Researchers have developed a new way to target the toxic particles that destroy healthy brain cells in Alzheimer’s disease.
The Chemistry of Health building, a new facility dedicated to the use of chemical techniques to combat disease, in particular neurodegenerative disorders such as Alzheimer’s and Parkinson’s diseases, was officially opened today in Cambridge.
Researchers have shown how cholesterol – a molecule normally linked with cardiovascular diseases – may also play an important role in the onset and progression of Alzheimer’s disease.
A new design of algae-powered fuel cells that is five times more efficient than existing plant and algal models, as well as being potentially more cost-effective to produce and practical to use, has been developed by researchers at the University of Cambridge.
Gifts totalling more than £32 million, together with government funds of over £17 million, have enabled the launch of a highly innovative Centre in Cambridge that is pioneering new approaches to understand and treat neurodegenerative disorders such as Alzheimer’s and Parkinson’s diseases, motor neurone disease and frontotemporal dementia.
Researchers have manufactured microscopic versions of the cocoons spun by silkworms, which could be used to store sensitive proteins and other molecules for a wide range of uses.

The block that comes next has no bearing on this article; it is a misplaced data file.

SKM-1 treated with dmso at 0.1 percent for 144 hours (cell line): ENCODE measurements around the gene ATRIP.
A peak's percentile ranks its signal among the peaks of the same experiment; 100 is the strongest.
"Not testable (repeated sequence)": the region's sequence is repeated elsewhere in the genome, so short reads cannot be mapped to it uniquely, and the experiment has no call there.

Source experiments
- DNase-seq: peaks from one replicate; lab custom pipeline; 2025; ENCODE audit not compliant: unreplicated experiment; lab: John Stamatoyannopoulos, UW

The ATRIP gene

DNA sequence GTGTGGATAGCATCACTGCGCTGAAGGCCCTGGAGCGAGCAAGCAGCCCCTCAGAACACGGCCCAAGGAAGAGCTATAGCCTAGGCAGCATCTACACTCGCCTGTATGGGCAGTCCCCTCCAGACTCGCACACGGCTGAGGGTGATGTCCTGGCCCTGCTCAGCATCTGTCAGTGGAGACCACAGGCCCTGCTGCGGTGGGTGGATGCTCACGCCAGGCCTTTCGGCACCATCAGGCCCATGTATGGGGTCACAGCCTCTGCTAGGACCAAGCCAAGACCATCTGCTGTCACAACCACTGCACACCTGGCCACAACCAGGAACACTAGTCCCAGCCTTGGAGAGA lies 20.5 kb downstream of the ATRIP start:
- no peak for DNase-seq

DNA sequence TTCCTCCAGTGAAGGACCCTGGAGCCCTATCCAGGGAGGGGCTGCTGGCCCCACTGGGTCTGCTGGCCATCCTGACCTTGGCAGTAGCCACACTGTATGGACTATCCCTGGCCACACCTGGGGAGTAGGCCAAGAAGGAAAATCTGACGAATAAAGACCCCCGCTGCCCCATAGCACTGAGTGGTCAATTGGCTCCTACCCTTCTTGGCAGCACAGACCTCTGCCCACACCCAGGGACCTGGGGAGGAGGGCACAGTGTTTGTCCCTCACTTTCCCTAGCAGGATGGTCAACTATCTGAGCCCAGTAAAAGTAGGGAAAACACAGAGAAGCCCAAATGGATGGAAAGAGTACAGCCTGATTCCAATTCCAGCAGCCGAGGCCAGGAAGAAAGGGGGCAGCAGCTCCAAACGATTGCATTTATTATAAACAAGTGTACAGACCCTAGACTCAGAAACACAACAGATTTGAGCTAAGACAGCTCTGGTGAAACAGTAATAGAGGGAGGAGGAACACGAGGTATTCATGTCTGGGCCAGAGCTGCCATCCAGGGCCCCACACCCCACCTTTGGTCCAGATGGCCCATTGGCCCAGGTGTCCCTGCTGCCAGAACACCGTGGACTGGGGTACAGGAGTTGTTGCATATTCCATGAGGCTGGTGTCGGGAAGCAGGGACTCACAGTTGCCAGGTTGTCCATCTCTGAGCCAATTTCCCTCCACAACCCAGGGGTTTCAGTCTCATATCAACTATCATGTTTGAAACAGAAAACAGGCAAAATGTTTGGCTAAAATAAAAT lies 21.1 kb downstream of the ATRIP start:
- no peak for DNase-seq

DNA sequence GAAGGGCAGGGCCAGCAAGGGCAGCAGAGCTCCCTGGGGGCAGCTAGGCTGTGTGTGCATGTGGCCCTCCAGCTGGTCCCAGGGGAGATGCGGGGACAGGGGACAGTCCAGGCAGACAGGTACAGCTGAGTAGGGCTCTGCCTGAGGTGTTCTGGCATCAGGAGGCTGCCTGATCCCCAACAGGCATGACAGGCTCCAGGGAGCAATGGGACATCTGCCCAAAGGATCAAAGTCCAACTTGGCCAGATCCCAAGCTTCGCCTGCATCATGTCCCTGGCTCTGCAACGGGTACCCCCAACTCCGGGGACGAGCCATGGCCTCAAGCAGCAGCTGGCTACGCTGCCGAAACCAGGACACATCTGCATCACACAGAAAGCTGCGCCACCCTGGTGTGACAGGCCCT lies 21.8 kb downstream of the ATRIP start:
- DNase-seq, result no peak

It's over a hundred years since the first case of Alzheimer’s disease was diagnosed. Since then we’ve learned a great deal about the protein ‘tangles’ and ‘plaques’ that cause the disease. How close are we to having effective treatments – and could we even prevent dementia from occurring in the first place?
An approved anti-cancer drug successfully targets the first step in the toxic chain reaction that leads to Alzheimer’s disease, suggesting that treatments may be found to lower the risk of developing the neurodegenerative condition.
New funding will support fundamental research into the molecular processes underlying human disorders such as Alzheimer’s and Parkinson’s diseases, and enable new ways to combat them.
A molecular chaperone has been found to inhibit a key stage in the development of Alzheimer’s disease and break the toxic chain reaction that leads to the death of brain cells, a new study shows. The research provides an effective basis for searching for candidate molecules that could be used to treat the condition.